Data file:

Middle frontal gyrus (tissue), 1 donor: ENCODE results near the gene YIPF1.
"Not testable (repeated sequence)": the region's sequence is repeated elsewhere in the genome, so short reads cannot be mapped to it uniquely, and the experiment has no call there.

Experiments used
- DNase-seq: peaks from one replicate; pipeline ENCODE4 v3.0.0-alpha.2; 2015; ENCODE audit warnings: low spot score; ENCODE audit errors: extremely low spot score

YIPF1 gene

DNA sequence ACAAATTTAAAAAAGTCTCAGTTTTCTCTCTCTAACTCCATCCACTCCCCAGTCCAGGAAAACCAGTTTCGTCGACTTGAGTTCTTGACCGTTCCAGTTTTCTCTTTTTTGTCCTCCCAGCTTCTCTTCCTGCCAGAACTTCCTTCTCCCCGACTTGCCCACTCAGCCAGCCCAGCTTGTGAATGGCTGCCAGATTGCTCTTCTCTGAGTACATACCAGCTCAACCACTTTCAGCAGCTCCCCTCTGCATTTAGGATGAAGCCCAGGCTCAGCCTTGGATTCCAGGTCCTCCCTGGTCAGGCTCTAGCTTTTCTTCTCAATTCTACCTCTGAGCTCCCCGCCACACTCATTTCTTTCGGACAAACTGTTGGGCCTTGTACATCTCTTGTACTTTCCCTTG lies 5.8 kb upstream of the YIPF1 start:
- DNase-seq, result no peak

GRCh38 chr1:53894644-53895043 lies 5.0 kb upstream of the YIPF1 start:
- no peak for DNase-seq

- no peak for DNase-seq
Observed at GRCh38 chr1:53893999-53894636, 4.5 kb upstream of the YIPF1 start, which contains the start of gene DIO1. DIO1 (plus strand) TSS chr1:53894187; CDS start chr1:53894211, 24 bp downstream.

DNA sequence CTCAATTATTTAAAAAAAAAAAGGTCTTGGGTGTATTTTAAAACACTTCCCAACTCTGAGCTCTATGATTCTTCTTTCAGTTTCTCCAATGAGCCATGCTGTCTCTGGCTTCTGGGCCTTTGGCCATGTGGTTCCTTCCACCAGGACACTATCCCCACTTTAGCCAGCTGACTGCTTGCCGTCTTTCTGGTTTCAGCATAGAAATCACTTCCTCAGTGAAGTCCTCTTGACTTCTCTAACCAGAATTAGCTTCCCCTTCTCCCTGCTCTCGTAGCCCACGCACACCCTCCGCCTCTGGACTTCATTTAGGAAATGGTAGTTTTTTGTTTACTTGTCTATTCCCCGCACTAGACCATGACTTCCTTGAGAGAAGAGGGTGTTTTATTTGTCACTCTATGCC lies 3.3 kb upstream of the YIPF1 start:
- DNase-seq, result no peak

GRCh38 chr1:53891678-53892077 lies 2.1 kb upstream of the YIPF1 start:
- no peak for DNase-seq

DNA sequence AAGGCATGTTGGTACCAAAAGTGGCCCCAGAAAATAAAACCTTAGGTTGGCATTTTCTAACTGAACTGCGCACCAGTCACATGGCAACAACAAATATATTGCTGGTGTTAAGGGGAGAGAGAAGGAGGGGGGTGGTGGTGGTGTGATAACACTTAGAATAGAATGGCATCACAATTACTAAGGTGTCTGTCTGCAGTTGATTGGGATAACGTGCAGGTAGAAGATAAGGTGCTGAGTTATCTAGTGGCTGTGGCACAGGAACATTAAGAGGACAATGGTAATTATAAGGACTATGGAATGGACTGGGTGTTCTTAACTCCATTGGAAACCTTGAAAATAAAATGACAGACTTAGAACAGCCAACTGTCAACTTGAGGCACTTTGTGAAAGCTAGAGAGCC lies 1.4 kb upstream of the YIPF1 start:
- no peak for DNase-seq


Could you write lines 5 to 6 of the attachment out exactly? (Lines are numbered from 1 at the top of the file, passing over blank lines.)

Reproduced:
YIPF1 gene

DNA sequence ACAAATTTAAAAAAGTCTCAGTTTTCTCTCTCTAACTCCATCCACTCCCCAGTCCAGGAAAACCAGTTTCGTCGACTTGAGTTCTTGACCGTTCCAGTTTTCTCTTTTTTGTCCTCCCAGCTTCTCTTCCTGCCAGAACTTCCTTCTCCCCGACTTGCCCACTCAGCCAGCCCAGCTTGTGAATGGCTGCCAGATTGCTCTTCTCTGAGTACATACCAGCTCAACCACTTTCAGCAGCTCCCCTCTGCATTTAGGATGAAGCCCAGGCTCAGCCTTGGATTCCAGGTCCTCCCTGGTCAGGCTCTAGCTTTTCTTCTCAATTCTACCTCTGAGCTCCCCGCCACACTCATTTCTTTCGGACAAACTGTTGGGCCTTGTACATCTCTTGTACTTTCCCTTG lies 5.8 kb upstream of the YIPF1 start: